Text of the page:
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See Spot Run

By: Alex Lieber

Read By: Pet Lovers
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"See Spot Run"
Warner Bros.
Rated PG
Release Date: March 2

In the film "See Spot Run," postman Gordon Smith (played by David Arquette) wages the seemingly eternal battle between mailmen and dogs. Gordon must navigate treacherous Bleeker Street (known to postal employees as the dreaded "Dog Alley"), armed with his wits and an array of mechanical devices to deliver the mail amid barking and chasing dogs. Gordon overcomes his four-footed adversaries to deliver the mail, but often pays the price. Gordon's encounters leaves him with something of a negative attitude towards dogs in general.

The plot centers on a star FBI dog named Agent Eleven, who is on the run from the Mafia. Agent Eleven has an uncanny ability to foil the plans of a mobster kingpin named Sonny. Infuriated by Agent Eleven's drug-detecting skills, Sonny puts a contract out on the dog's life. Agent Eleven is put into the Witness Protection Program, but he runs away.

Agent Eleven eludes the mobsters by hiding in Gordon's mail truck. There, he is discovered and quickly adopted by James (Angus Jones), the young son of Gordon's beautiful neighbor. James immediately dubs the dog "Spot" and the two hit it off. Gordon wishes Spot would just go away because he has met his match. He doesn't realize he's dealing with an FBI super dog.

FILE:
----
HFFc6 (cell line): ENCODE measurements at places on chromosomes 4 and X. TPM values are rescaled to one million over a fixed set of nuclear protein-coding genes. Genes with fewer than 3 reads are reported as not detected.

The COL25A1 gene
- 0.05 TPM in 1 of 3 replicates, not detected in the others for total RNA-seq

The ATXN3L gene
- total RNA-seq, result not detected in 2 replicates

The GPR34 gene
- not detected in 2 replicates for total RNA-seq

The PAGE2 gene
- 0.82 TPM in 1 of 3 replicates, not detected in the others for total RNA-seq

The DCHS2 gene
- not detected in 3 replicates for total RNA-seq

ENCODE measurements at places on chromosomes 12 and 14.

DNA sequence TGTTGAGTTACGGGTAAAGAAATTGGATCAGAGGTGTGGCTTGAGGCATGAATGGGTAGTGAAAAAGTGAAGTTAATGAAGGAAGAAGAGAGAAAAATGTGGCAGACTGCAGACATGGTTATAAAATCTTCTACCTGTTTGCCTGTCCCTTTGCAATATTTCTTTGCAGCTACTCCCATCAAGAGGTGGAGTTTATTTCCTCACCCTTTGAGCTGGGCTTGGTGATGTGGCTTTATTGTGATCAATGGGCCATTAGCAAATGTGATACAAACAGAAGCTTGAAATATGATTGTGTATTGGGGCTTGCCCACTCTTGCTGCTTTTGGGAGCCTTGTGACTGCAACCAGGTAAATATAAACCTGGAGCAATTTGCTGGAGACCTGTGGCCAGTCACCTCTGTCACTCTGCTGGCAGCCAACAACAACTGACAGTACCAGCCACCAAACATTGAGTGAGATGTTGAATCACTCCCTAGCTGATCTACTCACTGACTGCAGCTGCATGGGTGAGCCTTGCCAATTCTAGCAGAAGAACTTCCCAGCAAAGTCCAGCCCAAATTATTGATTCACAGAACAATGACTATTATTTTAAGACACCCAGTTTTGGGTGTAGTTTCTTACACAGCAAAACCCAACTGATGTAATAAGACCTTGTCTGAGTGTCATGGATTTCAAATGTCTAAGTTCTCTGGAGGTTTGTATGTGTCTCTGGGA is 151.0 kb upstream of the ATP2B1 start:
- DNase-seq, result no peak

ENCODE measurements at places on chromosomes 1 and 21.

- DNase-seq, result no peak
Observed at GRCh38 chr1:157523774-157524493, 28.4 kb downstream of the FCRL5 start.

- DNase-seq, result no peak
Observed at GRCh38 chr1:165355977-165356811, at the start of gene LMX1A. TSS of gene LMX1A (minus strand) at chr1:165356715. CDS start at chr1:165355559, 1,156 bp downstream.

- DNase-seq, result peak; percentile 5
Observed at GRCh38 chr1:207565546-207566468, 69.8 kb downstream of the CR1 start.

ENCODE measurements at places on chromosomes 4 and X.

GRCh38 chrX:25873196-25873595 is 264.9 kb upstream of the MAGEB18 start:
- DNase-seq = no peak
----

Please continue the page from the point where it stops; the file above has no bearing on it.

Meanwhile, Spot's human FBI partner, an agent named Murdoch (Michael Clark Duncan), and the mobsters desperately search for the dog. The mobsters eventually catch up with Spot, and they realize they too have met their match. In the meantime, Gordon, James and Spot have bonded together.

The challenge originally faced by Gordon is one that has decreased over the years. In 1983, more than 7,000 mail carriers reported attacks while attempting to deliver the mail. In 1999, carriers reported 2,725 attacks.

Nevertheless, it is a situation the U.S. Postal Service takes very seriously. Mail carriers routinely carry ultrasound devices or even mace to ward off attacks, and some have advocated stun guns. The Postal Service rated the top ten "dog bite" cities where its workers have been attacked. In 1999, Houston led, with 58 attacks. Los Angeles came in second with 38.

The problem isn't limited to postal workers. Delivery people in general seem to incur the most fearsome barks and tend be attacked more than other people. You can learn why, and what you can do about it, by reading the article How to Make Friends with the Postman.

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